24. In Search of Strategies to Mitigate the Impacts of Global Warming on Aquatic Ecosystems

  1. Charles R. Goldman3,
  2. Michio Kumagai4 and
  3. Richard D. Robarts5
  1. Justin D. Brookes1,
  2. Martin Schmid2,
  3. Dominic Skinner1 and
  4. Alfred Wüest2

Published Online: 20 NOV 2012

DOI: 10.1002/9781118470596.ch24

Climatic Change and Global Warming of Inland Waters: Impacts and Mitigation for Ecosystems and Societies

Climatic Change and Global Warming of Inland Waters: Impacts and Mitigation for Ecosystems and Societies

How to Cite

Brookes, J. D., Schmid, M., Skinner, D. and Wüest, A. (2012) In Search of Strategies to Mitigate the Impacts of Global Warming on Aquatic Ecosystems, in Climatic Change and Global Warming of Inland Waters: Impacts and Mitigation for Ecosystems and Societies (eds C. R. Goldman, M. Kumagai and R. D. Robarts), John Wiley & Sons, Ltd, Chichester, UK. doi: 10.1002/9781118470596.ch24

Editor Information

  1. 3

    Department of Environmental Science and Policy, University of California, Davis, USA

  2. 4

    Lake Biwa Sigma Research Center, Ritsumeikan University, Kusatsu, Japan

  3. 5

    World Water and Climate Network, Saskatoon, Canada

Author Information

  1. 1

    School of Earth and Environmental Science, University of Adelaide, Australia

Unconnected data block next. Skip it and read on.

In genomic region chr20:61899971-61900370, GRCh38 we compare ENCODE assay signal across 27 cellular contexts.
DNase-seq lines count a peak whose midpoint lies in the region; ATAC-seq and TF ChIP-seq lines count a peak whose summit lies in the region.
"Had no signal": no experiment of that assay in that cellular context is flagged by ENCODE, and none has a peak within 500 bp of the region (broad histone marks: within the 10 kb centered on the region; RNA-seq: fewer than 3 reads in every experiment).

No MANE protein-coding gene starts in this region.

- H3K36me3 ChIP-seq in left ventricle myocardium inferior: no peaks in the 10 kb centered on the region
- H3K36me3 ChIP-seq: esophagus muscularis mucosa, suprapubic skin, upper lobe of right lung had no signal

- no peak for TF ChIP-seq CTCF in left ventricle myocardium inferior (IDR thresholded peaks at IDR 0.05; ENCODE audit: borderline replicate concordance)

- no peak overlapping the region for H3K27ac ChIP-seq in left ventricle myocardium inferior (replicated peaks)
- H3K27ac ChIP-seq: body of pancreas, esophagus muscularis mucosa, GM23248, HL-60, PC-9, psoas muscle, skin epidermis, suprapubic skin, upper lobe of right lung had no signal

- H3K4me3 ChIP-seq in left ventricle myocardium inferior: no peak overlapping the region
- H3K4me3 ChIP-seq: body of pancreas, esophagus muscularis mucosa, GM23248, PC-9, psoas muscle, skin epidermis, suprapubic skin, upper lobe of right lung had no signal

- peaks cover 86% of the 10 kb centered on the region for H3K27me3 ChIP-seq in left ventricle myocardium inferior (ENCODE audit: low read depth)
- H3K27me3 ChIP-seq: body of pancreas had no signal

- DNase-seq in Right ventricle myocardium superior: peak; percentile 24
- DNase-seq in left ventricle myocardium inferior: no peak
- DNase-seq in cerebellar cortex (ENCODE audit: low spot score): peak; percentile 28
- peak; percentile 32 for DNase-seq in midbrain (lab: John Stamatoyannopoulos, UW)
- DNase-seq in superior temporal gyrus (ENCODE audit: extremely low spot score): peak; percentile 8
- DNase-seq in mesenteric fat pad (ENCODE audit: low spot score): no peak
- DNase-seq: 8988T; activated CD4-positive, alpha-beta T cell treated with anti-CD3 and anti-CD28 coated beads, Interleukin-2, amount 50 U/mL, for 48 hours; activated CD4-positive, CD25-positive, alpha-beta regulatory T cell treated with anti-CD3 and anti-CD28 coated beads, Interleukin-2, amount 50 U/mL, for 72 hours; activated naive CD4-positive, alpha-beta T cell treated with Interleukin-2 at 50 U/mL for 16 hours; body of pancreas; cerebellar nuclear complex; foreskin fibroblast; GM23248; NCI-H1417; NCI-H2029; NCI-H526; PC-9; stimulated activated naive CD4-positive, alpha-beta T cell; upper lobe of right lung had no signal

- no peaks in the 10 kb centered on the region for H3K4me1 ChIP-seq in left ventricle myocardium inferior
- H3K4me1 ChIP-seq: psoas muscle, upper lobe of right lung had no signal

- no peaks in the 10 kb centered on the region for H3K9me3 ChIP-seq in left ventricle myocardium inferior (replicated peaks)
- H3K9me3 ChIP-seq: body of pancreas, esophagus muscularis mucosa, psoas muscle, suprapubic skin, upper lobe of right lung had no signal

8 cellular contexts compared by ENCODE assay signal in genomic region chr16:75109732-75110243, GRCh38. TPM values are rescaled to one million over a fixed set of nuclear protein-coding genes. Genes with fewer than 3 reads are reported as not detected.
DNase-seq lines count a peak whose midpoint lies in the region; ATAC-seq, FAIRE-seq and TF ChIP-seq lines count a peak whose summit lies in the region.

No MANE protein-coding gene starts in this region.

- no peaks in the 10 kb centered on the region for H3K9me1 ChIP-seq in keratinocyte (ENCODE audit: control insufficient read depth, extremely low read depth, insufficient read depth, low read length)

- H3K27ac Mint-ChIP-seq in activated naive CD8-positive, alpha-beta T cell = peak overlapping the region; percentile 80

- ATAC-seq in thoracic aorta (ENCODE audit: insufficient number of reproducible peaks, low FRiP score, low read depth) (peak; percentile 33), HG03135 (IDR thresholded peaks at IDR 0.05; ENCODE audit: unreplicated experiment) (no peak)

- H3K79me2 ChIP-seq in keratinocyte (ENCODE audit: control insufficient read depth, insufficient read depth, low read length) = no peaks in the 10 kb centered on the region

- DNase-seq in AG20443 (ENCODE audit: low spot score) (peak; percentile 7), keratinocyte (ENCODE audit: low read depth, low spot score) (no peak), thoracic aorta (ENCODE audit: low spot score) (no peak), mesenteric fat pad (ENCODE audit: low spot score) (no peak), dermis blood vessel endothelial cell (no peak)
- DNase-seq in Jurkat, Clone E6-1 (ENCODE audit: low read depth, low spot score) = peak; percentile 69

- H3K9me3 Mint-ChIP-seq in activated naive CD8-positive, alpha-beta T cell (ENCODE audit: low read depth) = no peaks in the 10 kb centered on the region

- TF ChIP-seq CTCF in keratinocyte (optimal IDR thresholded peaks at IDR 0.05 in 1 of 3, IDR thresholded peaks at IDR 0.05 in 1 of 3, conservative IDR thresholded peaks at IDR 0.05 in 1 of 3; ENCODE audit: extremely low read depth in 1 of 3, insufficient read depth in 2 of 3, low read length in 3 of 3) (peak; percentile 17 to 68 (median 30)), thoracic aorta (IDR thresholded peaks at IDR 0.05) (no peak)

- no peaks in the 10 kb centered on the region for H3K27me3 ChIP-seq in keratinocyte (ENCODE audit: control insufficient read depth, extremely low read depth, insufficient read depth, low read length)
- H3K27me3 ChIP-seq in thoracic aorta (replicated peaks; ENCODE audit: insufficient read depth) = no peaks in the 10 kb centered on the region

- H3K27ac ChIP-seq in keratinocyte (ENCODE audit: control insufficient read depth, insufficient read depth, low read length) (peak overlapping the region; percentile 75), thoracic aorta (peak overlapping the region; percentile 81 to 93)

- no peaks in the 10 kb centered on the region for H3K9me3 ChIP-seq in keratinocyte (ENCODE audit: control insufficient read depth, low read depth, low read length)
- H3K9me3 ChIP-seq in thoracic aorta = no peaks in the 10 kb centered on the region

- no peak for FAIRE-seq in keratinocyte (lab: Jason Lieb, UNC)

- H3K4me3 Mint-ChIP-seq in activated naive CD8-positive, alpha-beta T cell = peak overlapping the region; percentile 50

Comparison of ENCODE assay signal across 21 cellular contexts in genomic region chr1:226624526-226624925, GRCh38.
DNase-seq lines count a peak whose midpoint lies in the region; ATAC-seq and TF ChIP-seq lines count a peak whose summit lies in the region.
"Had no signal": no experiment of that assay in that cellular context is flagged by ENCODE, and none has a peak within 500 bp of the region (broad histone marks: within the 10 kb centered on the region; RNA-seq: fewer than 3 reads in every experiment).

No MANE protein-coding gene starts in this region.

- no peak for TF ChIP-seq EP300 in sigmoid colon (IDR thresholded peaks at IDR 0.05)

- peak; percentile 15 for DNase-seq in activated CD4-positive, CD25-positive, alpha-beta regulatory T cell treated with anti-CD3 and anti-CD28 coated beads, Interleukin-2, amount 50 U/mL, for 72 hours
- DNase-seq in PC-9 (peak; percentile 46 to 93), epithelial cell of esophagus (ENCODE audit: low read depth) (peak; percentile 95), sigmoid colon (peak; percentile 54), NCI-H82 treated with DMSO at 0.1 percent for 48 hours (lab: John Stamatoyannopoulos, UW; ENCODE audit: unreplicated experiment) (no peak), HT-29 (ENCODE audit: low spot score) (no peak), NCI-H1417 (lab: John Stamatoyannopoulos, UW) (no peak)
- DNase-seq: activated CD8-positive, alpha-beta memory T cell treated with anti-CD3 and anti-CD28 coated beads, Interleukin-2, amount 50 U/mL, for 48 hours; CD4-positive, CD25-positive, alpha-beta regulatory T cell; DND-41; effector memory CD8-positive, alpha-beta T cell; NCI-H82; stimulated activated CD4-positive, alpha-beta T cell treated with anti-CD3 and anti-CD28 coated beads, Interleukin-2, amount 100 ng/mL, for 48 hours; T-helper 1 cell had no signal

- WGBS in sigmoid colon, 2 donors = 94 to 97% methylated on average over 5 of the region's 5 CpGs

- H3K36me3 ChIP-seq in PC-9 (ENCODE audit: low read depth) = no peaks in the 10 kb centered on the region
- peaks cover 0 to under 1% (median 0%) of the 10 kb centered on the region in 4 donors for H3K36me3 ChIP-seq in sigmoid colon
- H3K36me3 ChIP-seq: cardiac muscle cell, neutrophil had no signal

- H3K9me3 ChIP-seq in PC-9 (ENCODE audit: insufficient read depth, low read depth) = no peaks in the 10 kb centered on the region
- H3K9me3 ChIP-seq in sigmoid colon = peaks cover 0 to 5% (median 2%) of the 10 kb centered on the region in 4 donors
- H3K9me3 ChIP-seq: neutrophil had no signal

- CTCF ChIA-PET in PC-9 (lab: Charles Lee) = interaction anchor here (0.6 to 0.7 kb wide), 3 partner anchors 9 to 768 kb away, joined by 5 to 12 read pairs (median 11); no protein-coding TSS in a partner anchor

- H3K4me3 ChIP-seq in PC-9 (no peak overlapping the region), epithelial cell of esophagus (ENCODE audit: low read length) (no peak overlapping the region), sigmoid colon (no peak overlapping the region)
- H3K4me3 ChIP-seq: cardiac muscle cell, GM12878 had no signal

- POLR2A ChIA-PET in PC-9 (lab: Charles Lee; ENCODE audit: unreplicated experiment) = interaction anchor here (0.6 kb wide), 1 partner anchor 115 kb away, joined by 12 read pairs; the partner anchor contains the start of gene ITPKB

2. 2

    Eawag, Surface Waters—Research and Management, Kastanienbaum, Switzerland

Publication History

  1. Published Online: 20 NOV 2012
  2. Published Print: 14 DEC 2012

ISBN Information

Print ISBN: 9781119968665

Online ISBN: 9781118470596

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Keywords:

  • global warming of aquatic ecosystems;
  • global warming and impact;
  • hydrology, altering lake nutrients;
  • hydropower and cooling potential;
  • warming of aquatic habitats;
  • shading using riparian, bank stability;
  • natural/engineering, impact mitigation

Summary

This chapter contains sections titled:

  • Global warming and impacts on aquatic ecosystems

  • First level—potential for reducing temperature in aquatic habitats

  • Second level—opportunities to modify heat distribution

  • Third level—opportunities for lakes to reduce greenhouse gases

  • Conclusions

  • Acknowledgements

  • References